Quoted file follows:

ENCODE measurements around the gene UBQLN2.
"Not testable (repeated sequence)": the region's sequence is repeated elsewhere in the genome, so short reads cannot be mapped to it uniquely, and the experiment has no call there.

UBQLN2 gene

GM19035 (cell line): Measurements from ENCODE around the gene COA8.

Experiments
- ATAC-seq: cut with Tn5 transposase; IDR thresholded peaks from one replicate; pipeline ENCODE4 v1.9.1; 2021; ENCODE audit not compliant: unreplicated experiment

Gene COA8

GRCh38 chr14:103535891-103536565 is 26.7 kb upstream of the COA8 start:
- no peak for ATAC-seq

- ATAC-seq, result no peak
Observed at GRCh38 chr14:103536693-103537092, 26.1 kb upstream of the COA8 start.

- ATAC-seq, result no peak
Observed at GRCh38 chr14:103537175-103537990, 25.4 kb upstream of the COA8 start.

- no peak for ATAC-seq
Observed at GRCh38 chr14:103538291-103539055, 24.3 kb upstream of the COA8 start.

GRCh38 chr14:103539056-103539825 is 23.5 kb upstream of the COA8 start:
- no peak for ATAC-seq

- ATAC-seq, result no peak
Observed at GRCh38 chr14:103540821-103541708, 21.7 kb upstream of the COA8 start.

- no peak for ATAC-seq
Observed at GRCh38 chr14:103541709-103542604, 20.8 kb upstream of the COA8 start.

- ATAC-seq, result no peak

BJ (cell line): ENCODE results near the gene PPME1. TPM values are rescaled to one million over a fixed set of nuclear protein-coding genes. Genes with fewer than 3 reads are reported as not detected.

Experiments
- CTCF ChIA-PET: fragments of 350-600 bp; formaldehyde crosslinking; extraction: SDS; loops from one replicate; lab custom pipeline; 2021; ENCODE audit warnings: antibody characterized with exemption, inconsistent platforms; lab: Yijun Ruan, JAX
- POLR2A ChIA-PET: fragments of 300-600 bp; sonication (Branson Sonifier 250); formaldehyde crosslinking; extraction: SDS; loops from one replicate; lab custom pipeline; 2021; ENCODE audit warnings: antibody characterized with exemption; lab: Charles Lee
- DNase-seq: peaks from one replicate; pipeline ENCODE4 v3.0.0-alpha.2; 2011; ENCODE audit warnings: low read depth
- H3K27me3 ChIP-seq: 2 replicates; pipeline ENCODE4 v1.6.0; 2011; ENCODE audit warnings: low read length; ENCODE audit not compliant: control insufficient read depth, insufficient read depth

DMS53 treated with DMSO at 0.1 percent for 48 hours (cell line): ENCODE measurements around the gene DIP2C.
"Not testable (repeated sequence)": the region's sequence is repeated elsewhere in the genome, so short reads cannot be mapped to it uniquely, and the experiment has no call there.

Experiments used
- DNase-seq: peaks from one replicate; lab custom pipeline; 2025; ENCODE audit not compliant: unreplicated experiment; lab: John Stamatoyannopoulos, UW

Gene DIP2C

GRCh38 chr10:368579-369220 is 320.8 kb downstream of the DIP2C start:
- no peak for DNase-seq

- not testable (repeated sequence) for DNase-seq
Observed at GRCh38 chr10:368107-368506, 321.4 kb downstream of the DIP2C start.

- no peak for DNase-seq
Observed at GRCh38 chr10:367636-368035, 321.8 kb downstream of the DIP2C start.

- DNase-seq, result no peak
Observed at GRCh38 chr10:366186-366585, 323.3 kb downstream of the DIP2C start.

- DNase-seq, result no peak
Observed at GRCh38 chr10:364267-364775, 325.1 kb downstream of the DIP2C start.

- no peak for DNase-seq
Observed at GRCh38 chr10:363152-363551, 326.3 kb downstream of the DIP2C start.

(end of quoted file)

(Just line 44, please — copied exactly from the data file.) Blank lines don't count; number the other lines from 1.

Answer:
- no peak for DNase-seq